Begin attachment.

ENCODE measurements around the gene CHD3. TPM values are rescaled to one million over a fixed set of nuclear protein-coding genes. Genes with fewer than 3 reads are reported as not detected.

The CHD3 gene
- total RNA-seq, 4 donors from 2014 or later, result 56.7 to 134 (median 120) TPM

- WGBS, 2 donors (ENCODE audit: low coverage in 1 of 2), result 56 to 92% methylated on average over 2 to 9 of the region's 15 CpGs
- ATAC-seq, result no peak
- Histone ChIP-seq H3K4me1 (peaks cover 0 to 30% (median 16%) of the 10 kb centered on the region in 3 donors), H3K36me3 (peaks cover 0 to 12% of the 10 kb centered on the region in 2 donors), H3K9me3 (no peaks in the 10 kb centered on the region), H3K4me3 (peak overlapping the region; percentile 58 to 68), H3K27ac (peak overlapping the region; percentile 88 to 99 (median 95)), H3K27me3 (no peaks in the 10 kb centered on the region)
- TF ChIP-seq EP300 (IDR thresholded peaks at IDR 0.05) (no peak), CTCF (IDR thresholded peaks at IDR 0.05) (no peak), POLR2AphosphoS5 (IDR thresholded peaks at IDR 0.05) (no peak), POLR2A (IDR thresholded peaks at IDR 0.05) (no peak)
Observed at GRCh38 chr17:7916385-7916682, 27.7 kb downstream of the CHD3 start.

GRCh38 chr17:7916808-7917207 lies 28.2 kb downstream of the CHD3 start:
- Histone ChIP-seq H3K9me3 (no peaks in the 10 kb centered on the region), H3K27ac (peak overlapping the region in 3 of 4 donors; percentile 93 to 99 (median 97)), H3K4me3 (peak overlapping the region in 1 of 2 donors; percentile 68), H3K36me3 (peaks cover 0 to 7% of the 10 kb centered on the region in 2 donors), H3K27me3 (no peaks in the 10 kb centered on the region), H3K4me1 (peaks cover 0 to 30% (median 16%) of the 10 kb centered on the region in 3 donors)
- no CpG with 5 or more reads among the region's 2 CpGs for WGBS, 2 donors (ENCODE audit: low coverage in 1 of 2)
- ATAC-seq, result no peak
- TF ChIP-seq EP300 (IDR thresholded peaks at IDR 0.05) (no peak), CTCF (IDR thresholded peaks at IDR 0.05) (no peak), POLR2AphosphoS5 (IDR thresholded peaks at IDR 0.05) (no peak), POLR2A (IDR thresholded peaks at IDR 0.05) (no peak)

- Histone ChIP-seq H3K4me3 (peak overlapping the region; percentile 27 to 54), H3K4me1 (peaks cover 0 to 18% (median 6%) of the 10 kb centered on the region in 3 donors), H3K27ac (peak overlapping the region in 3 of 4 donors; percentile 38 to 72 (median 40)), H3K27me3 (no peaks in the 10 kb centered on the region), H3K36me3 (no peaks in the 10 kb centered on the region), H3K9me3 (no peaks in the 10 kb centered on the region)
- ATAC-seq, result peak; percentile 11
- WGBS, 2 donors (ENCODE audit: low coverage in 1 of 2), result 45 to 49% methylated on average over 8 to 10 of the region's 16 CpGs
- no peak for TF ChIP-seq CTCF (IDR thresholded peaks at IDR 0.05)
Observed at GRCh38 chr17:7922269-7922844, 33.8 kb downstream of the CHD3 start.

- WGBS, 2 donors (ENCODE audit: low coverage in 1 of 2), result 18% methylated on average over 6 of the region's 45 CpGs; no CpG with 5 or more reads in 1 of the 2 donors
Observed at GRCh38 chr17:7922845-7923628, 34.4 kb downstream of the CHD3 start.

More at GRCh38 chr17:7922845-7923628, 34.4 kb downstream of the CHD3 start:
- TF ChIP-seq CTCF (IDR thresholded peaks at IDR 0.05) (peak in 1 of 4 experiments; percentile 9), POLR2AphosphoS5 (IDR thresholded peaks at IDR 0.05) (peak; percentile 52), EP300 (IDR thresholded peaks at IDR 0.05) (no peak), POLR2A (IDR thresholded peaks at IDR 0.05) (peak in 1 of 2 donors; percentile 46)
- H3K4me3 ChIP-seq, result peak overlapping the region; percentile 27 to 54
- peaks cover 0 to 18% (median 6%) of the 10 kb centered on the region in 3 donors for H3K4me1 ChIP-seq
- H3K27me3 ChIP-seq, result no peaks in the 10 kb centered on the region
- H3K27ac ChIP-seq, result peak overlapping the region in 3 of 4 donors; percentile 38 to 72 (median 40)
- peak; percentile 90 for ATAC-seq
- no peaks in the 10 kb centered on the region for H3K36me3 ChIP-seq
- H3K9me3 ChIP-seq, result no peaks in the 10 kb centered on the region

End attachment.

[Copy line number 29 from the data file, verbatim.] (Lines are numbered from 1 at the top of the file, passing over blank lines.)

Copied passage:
- H3K9me3 ChIP-seq, result no peaks in the 10 kb centered on the region